Steve Mason was good enough to earn a shutout and get the Philadelphia Flyers a rare point on the road. Jaroslav Halak and the New York Islanders are just too good in shootouts for Mason to leave Long Island with a win, too.

Frans Nielsen and John Tavares finally solved Mason, and the Islanders outlasted the Flyers 1-0 on Monday night to post the best 21-game start in franchise history.

"We stayed with it," Tavares said. "We felt like we were wearing them down and we would eventually get through it. It just took until the shootout."

Mason stopped 46 shots through overtime, but after denying Kyle Okposo, he was beaten twice. The shutout was his first this season.

"It's just frustrating not being able to get the extra point," Mason said. "Hopefully, it won't hurt us in the playoff race.

"We knew what to expect with their speed. They were as advertised. It has to be frustrating for the players, too. We left another point out there. It's unacceptable."

Philadelphia has dropped five of six overall, and five straight on the road — including consecutive shutout losses. The Flyers are 2-6-1 on the road.

New York, which tied its season high in shots, has a team-record 15 wins through 21 games (15-6) and is 5-0 in shootouts.

Halak made 21 saves for his third shutout this season. He has won seven straight, allowing only eight goals. The Islanders have won four in a row and nine of 10.

"It's a different makeup, it's a different attitude, a little different swagger to our team," coach Jack Capuano said. "No matter what the score is or what the adversity that we're facing throughout a game or how the momentum is going, we're just going to continue to play the way we know how."

Mason made 43 saves through regulation and was heavily tested in the final few minutes. He reached up to glove Okposo's rising drive with 1:40 left in the third period and fell onto his back in the crease.

"The boys played well," Tavares said. "You want to score, and if you don't beat the goaltender he was probably better than you in the play. You just stay with it. What else can you do? You look to the next shift. You can't control what is in the past."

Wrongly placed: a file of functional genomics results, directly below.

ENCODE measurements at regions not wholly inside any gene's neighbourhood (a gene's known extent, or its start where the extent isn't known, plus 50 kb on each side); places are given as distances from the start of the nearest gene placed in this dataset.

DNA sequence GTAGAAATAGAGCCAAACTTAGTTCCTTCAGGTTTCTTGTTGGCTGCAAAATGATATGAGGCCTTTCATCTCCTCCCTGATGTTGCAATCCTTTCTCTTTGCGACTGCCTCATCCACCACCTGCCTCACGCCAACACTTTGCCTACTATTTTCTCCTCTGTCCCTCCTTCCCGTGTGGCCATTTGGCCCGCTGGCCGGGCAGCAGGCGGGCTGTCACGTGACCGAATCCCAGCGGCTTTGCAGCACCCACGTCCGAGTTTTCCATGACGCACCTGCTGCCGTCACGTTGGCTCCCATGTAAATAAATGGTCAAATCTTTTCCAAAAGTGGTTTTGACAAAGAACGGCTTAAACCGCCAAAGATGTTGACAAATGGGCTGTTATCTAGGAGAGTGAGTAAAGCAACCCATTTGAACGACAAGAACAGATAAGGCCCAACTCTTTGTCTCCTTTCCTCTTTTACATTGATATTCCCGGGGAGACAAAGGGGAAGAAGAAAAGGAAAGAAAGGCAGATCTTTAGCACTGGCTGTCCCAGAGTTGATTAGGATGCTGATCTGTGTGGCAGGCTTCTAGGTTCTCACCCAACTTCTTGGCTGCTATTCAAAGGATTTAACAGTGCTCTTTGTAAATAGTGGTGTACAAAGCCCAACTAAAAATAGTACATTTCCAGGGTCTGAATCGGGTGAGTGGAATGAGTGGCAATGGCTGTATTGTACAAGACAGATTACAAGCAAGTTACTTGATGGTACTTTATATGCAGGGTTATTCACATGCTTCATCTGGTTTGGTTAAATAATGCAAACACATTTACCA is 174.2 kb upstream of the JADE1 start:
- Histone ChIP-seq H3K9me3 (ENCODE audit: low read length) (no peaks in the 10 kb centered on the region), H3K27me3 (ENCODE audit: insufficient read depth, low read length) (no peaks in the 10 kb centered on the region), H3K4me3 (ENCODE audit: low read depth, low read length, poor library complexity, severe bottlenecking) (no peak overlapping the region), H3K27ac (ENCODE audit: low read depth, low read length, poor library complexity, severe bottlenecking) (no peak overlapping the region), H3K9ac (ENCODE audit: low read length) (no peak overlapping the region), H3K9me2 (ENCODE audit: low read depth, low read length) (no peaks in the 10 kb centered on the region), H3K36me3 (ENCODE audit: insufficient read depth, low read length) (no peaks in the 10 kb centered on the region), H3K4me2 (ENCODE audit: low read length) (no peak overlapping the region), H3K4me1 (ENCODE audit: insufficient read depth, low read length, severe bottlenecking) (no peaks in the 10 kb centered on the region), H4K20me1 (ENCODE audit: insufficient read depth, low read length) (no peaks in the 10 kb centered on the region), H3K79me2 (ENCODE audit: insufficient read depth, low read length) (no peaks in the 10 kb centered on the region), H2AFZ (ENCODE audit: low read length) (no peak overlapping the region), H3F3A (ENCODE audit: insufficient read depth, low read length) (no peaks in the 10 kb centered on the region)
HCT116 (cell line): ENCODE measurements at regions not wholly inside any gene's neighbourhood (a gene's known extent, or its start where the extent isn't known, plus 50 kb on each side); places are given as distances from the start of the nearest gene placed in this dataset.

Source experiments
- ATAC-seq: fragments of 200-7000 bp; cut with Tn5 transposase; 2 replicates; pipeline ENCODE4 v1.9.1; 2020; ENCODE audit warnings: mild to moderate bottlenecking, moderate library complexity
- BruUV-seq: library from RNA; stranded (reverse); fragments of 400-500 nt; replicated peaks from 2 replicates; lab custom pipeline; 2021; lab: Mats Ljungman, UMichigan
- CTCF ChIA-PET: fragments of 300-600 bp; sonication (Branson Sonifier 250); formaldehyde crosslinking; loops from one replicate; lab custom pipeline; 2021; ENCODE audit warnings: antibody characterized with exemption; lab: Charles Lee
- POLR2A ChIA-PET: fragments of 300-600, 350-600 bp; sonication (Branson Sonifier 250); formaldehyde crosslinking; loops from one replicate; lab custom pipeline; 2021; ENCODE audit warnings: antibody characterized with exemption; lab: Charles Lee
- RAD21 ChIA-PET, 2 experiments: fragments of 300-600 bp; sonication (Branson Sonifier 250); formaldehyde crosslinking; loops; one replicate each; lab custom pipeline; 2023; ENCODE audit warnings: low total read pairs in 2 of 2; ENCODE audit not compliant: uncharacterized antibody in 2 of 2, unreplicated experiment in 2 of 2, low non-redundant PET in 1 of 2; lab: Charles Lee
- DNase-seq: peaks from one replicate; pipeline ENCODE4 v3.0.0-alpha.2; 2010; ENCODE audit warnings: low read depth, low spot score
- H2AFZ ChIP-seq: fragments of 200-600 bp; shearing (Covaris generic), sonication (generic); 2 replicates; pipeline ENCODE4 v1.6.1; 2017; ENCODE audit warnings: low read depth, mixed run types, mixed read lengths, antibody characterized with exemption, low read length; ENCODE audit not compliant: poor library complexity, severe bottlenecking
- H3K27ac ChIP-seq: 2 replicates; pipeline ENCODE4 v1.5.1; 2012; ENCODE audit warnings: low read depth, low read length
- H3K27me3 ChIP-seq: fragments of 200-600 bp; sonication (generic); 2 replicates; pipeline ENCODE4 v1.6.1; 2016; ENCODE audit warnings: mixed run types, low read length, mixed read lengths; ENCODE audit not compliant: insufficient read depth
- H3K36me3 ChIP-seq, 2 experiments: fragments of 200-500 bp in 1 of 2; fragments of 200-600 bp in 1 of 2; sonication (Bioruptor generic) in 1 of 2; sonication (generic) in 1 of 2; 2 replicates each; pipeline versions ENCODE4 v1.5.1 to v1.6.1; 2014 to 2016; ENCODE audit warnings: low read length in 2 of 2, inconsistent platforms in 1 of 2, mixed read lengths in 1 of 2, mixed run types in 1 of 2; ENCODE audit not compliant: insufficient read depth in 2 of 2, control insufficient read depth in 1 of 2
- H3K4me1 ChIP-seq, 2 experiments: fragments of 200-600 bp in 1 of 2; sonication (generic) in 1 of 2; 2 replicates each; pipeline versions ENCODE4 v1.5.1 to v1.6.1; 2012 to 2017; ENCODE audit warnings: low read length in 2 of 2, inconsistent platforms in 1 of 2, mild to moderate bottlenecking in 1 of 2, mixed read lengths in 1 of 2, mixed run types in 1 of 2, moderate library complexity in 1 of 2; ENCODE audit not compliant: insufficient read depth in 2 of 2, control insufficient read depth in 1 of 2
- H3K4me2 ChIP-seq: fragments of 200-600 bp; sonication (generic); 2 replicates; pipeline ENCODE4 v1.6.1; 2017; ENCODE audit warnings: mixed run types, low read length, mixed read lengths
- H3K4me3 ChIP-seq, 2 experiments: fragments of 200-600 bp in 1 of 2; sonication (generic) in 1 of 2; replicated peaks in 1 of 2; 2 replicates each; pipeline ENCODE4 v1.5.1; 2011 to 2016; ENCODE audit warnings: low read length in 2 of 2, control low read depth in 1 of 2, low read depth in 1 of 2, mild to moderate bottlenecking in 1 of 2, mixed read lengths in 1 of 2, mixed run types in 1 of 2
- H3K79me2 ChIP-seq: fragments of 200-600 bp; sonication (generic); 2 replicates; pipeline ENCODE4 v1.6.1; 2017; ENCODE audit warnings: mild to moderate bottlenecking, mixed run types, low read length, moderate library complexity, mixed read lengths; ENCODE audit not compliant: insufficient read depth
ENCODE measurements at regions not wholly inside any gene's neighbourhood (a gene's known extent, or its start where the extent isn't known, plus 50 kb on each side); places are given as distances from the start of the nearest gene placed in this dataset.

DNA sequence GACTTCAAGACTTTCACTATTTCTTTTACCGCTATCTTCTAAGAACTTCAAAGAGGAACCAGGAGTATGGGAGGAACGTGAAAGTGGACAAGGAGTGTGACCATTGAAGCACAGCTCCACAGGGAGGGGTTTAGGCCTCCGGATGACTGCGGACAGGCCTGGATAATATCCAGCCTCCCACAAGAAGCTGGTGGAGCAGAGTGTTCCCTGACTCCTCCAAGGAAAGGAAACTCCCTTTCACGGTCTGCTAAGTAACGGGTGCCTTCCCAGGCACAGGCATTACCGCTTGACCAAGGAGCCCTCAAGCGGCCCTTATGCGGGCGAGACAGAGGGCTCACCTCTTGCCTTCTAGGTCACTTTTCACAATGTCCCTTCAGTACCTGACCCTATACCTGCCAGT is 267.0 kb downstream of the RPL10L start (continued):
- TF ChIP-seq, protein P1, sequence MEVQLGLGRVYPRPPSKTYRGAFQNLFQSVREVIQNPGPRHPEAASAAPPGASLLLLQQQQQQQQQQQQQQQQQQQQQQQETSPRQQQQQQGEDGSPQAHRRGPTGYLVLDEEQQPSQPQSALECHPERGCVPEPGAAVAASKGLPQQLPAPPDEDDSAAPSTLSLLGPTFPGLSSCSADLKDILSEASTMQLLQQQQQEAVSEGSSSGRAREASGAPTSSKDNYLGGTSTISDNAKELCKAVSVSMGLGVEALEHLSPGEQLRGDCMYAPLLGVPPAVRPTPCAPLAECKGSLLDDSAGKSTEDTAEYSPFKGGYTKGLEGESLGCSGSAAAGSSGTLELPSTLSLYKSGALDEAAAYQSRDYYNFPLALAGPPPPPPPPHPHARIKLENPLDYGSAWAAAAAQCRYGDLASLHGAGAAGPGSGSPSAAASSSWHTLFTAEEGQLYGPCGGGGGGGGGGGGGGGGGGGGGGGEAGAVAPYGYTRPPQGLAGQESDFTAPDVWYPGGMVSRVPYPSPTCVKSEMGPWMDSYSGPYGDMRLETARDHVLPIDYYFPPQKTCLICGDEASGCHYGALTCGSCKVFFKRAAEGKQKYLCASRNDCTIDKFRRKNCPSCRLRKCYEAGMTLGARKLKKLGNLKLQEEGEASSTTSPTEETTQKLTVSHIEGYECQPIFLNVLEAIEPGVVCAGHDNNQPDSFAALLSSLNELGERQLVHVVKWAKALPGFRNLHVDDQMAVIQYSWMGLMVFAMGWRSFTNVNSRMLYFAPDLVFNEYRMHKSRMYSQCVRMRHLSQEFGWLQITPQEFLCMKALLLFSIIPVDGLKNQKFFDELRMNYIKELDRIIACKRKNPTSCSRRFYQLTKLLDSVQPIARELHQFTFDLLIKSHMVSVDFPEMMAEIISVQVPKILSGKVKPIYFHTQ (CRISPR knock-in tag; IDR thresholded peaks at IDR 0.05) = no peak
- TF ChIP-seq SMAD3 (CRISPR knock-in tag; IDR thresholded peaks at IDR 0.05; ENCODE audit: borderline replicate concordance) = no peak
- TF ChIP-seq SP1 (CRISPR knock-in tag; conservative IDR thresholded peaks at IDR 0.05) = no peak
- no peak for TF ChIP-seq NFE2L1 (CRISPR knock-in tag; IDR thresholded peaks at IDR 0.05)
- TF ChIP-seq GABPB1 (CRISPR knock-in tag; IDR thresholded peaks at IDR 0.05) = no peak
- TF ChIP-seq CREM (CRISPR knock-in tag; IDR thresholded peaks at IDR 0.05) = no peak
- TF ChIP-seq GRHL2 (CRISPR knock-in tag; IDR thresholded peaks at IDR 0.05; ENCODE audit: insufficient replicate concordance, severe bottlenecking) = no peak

Philadelphia managed only 20 shots in regulation. The Flyers had a great chance to break the deadlock when New York's Matt Martin charged Luke Schenn from behind and slammed him into the boards. But the power play was shortened after 49 seconds when Wayne Simmonds was called for high-sticking.

The Islanders had the better of the chances in the first two periods. New York held a 12-6 shots edge through the opening 20 minutes and 27-16 before the third, not counting several drives that were wide of the mark or deflected out of play.

"We want to and have to play better," Simmonds said. "We were trying to pass too much. They are a fast team, and they showed that all night. Mase was awesome, for sure. He kept us in it all night."

The only thing that found its way into the net before the shootout was Islanders defenseman Johnny Boychuk, who got shoved in there by Flyers defenseman Braydon Coburn with 7:55 left in the second.

Boychuk nearly broke the scoreless tie 46 seconds into the second when he fired a drive from the right point that found its way through traffic and was barely stopped by Mason's skate at the post.

Mason also stood tall when Brock Nelson used speed to get free to the net. Mason blocked his shot from in close that appeared to catch a piece of the post, too.

Halak faced fewer shots, but also was challenged. He denied Pierre-Edouard Bellemare in tight in the second period, but Halak's best stop came in the first when he held his ground through several dekes as Sean Couturier came in on a short-handed breakaway.

"We just have to keep playing the same way," Halak said. "We will enjoy this win tonight and get back to work."

NOTES: A moment of silence was held for Pat Quinn, a former coach of the Flyers and several other teams. Quinn died on Sunday. ... Islanders D Matt Donovan made his season debut, and was joined by Brian Strait, who was scratched nine of the previous 10 games. They replaced Thomas Hickey, who sat out for the first time this season, and fellow defenseman Calvin de Haan, who was scratched after playing 17 straight games. Both defensemen were sidelined by illness.